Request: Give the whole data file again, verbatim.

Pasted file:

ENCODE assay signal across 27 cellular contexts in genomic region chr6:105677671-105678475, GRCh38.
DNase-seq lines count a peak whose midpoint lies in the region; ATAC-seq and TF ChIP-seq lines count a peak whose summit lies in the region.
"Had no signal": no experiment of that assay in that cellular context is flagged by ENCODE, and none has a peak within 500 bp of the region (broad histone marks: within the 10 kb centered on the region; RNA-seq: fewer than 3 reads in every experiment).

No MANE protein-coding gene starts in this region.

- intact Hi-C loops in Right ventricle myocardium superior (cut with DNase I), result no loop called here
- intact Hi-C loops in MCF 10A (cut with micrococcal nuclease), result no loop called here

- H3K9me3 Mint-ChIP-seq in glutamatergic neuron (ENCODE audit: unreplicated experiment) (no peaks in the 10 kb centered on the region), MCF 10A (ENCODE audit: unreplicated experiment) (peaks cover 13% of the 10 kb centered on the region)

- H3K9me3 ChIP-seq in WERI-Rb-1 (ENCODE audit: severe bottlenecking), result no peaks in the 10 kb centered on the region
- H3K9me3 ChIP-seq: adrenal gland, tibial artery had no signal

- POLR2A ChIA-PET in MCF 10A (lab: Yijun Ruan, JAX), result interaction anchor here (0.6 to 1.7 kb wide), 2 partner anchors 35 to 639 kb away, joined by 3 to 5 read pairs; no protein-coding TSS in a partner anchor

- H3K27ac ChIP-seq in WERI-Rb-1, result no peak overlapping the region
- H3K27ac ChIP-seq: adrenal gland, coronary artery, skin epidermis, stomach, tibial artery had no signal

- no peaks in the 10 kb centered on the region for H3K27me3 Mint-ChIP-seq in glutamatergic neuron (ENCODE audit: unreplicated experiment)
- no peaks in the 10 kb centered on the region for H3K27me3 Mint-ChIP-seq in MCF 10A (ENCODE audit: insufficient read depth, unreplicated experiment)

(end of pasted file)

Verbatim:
ENCODE assay signal across 27 cellular contexts in genomic region chr6:105677671-105678475, GRCh38.
DNase-seq lines count a peak whose midpoint lies in the region; ATAC-seq and TF ChIP-seq lines count a peak whose summit lies in the region.
"Had no signal": no experiment of that assay in that cellular context is flagged by ENCODE, and none has a peak within 500 bp of the region (broad histone marks: within the 10 kb centered on the region; RNA-seq: fewer than 3 reads in every experiment).

No MANE protein-coding gene starts in this region.

- intact Hi-C loops in Right ventricle myocardium superior (cut with DNase I), result no loop called here
- intact Hi-C loops in MCF 10A (cut with micrococcal nuclease), result no loop called here

- H3K9me3 Mint-ChIP-seq in glutamatergic neuron (ENCODE audit: unreplicated experiment) (no peaks in the 10 kb centered on the region), MCF 10A (ENCODE audit: unreplicated experiment) (peaks cover 13% of the 10 kb centered on the region)

- H3K9me3 ChIP-seq in WERI-Rb-1 (ENCODE audit: severe bottlenecking), result no peaks in the 10 kb centered on the region
- H3K9me3 ChIP-seq: adrenal gland, tibial artery had no signal

- POLR2A ChIA-PET in MCF 10A (lab: Yijun Ruan, JAX), result interaction anchor here (0.6 to 1.7 kb wide), 2 partner anchors 35 to 639 kb away, joined by 3 to 5 read pairs; no protein-coding TSS in a partner anchor

- H3K27ac ChIP-seq in WERI-Rb-1, result no peak overlapping the region
- H3K27ac ChIP-seq: adrenal gland, coronary artery, skin epidermis, stomach, tibial artery had no signal

- no peaks in the 10 kb centered on the region for H3K27me3 Mint-ChIP-seq in glutamatergic neuron (ENCODE audit: unreplicated experiment)
- no peaks in the 10 kb centered on the region for H3K27me3 Mint-ChIP-seq in MCF 10A (ENCODE audit: insufficient read depth, unreplicated experiment)